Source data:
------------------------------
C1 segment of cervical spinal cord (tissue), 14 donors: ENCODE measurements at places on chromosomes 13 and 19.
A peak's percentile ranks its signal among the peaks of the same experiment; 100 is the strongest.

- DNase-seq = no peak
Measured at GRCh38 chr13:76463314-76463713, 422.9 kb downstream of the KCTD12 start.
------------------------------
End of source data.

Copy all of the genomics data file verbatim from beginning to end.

C1 segment of cervical spinal cord (tissue), 14 donors: ENCODE measurements at places on chromosomes 13 and 19.
A peak's percentile ranks its signal among the peaks of the same experiment; 100 is the strongest.

- DNase-seq = no peak
Measured at GRCh38 chr13:76463314-76463713, 422.9 kb downstream of the KCTD12 start.